US marketing pioneer John Wanamaker said “Half the money I spend on advertising is wasted; the trouble is I don't know which half.”
While advertising has made some progress in addressing this, my worry is that the world of content marketing is today beset by a similar challenge, particularly in tech.
There is a truckload of content being produced today, but how much of it is proving truly effective for technology brands?
Their recent data finds content spend now (2015) represents 26% on average of marketing budgets, 78% say this is higher than a year ago and nearly two thirds (64%) plan to increase activity further next year.
Tellingly though, marketers’ biggest challenge (see slide 24) is producing engaging content, this comes just ahead of ‘Producing content consistently’.
Our own Follow the Leader research into ideas and content production, found that almost three quarters (72%) of CMOs are also under pressure to produce high volumes of content and four in ten (39%) say that their firm actually prioritises quantity over quality.
If you’re asking yourself why marketers are planning to produce more content when they’re already struggling to produce high quality regular outputs, then you’re asking the right question.
My belief is that content marketing is a victim of its own success. Impressed by early investments, marketers have decided to plough ever greater budgets to grow return. Create more content and you’ll get more results right? Well yes, and no.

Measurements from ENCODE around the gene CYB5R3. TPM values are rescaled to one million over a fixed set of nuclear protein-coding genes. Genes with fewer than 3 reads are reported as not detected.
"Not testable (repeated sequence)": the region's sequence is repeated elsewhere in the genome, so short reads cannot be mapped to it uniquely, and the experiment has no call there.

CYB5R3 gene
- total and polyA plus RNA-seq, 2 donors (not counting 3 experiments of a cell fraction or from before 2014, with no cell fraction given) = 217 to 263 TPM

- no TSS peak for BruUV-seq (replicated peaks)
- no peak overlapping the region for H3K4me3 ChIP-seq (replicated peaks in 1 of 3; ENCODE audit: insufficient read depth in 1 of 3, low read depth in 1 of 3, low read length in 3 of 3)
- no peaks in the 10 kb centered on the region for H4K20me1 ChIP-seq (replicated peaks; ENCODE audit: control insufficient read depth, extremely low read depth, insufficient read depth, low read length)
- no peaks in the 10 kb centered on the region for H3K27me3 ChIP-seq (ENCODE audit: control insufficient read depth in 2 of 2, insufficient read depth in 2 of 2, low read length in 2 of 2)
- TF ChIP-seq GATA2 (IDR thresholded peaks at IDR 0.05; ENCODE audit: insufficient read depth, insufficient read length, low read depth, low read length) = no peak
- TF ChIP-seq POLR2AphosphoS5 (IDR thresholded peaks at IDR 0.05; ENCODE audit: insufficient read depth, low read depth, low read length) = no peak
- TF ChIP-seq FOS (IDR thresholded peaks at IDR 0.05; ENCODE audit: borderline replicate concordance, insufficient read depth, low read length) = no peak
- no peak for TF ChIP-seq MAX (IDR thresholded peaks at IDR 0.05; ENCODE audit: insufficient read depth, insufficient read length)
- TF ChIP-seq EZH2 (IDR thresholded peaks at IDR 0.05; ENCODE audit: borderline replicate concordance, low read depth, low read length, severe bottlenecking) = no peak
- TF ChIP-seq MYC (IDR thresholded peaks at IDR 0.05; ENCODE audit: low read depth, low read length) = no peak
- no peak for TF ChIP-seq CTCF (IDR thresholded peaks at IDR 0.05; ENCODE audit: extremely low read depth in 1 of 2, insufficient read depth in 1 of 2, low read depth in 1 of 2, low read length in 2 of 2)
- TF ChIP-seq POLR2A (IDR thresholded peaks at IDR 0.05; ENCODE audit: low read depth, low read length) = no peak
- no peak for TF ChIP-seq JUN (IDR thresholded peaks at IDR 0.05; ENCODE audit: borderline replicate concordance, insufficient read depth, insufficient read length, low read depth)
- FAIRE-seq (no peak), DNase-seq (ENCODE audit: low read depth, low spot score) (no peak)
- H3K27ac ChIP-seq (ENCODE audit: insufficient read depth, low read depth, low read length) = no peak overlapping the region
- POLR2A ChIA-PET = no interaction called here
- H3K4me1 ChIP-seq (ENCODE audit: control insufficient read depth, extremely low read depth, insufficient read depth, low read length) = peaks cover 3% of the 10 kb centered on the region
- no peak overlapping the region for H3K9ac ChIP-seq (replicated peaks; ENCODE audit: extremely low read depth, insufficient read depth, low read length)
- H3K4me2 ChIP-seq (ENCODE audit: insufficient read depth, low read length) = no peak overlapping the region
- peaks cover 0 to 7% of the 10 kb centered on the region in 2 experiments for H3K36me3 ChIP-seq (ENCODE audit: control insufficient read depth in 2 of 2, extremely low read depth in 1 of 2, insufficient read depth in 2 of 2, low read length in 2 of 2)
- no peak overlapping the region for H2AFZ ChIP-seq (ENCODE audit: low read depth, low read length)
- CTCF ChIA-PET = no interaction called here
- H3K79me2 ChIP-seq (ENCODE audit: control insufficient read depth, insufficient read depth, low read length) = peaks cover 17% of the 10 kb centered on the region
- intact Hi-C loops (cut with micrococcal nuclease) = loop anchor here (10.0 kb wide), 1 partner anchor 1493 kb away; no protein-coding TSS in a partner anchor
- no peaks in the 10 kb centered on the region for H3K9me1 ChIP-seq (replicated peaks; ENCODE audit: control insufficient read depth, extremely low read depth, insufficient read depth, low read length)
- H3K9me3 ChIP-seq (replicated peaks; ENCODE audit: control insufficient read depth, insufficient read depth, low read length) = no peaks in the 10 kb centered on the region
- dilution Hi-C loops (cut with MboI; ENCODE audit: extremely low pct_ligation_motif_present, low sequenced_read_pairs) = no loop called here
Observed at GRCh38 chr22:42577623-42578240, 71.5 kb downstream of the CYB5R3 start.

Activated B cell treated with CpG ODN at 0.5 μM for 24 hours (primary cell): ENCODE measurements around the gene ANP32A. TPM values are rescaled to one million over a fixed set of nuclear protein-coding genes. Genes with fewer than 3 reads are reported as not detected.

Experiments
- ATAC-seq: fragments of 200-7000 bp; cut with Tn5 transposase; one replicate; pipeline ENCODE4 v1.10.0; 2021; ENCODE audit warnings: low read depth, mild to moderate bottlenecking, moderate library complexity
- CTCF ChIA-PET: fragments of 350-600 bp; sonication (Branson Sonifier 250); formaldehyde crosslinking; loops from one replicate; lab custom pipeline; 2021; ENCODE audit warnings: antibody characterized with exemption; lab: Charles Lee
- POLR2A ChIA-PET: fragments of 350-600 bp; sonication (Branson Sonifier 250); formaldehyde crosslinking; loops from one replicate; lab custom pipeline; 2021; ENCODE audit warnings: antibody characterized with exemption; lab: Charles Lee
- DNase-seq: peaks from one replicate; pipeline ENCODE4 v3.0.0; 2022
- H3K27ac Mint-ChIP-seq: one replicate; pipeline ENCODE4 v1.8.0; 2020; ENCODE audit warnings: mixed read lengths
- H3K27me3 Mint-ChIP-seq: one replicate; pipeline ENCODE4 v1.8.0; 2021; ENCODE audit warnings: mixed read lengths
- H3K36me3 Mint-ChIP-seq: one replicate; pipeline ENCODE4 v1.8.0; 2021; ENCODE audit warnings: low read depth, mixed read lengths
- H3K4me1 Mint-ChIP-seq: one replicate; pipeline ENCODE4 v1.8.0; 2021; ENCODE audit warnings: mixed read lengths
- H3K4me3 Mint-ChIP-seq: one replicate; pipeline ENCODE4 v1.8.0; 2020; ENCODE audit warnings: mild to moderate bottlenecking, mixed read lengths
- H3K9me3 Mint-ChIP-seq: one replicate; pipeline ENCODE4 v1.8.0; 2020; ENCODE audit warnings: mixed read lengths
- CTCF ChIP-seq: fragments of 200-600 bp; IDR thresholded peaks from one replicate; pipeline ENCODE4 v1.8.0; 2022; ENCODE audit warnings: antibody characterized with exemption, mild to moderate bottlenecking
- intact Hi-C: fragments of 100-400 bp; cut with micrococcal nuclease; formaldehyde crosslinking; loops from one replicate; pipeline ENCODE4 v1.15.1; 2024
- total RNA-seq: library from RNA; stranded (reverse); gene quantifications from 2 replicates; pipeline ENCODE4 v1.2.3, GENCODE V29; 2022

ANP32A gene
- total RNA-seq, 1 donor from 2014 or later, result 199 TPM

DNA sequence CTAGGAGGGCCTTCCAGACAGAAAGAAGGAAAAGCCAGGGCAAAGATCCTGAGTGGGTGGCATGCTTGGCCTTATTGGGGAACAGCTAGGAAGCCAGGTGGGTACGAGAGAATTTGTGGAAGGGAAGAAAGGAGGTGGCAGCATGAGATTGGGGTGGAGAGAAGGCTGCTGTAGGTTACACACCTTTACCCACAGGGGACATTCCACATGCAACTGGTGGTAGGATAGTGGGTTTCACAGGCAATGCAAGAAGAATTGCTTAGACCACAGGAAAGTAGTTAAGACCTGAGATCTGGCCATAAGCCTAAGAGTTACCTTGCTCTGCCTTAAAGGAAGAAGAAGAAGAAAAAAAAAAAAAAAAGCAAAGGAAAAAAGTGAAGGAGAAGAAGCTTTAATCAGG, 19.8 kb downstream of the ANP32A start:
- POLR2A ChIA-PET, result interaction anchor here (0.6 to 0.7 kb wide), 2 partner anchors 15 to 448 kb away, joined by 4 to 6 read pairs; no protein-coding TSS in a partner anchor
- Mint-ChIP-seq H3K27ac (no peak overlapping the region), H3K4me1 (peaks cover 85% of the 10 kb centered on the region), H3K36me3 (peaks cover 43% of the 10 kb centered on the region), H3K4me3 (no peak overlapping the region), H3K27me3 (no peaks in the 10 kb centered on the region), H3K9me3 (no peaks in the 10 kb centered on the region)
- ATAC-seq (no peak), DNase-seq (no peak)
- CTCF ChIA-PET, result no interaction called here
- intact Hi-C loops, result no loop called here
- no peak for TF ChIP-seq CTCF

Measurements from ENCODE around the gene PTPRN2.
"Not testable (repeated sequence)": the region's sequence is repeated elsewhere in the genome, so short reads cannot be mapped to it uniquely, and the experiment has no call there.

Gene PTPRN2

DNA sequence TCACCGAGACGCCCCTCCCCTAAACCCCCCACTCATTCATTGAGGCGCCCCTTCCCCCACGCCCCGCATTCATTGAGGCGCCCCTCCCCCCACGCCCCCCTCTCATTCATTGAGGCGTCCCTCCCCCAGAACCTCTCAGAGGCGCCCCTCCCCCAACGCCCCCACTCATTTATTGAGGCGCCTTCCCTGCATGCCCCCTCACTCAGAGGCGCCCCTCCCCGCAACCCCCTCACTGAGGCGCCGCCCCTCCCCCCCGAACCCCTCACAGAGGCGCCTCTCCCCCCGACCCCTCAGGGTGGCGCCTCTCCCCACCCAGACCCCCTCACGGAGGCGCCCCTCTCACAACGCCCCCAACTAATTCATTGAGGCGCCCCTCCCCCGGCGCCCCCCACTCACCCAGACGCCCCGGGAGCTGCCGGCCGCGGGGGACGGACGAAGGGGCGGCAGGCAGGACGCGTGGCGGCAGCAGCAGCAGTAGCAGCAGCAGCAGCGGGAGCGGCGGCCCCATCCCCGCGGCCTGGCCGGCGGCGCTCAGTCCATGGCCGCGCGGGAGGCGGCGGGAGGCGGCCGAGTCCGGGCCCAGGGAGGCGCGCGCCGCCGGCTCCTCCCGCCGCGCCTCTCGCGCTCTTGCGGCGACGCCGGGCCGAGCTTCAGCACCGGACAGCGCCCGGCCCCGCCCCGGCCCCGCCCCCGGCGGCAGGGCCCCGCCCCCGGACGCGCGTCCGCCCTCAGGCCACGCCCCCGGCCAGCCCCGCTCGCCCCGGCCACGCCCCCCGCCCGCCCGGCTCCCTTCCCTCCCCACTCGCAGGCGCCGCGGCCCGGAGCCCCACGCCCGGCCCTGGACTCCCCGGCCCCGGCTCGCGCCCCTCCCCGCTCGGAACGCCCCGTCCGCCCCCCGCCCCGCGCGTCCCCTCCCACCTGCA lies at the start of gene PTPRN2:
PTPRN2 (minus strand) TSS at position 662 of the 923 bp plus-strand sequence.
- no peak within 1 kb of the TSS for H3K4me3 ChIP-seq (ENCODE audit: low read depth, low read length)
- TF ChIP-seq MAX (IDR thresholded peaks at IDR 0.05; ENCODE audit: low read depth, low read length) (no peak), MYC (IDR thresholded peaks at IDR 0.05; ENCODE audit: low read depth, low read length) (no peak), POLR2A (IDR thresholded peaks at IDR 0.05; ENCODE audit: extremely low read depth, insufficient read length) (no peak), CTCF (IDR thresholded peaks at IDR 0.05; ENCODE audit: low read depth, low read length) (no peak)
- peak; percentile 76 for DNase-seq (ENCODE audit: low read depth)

The truth is that that nasty law of diminishing returns also applies to content. It applies not only in an audience’s ability to consume content, but more importantly, to an organisation’s ability to produce it.
As an aside, if you want some guidance on how to produce truly great content ideas, take a look at our new ebook: No Idea: The Marketer’s Guide to Generating Ideas that Sell.
For me there is a happy balance in any organisation that dictates how much high-quality thinking one can actually turn out. It hinges not just on having time to write/present/record things, but also on the brainpower available to put towards producing valuable ideas.
When this balance is breached, content quality can take a nosedive (see highly rigorous diagram). And you can see these quality issues regularly when you look across some of the content being produced by B2B tech firms. This is not necessarily about the quality of copy, design or editing, but in the value of the ideas and depth of thinking being offered.
Too much content today is actually thinly-veiled marketing material or rehashed ideas with little depth or value. This negates the original vision of content marketing and why it actually works when done well.
The key here is generosity – if you aren’t generous with truly valuable ideas, or can’t be because you are set up to prioritise volume over quality, then you won’t be rewarded with people’s interest and certainly not their custom.
So take this as an intervention. This is your opportunity to step back and reassess what you are doing. If you’ll forgive my paraphrased, religion-mixing headline – give more and you’ll get more back. I’m sure that’s what St Luke was getting at.
So be generous with your thinking, let your ideas free and build up your content Karma. Rest assured your efforts will be repaid in full.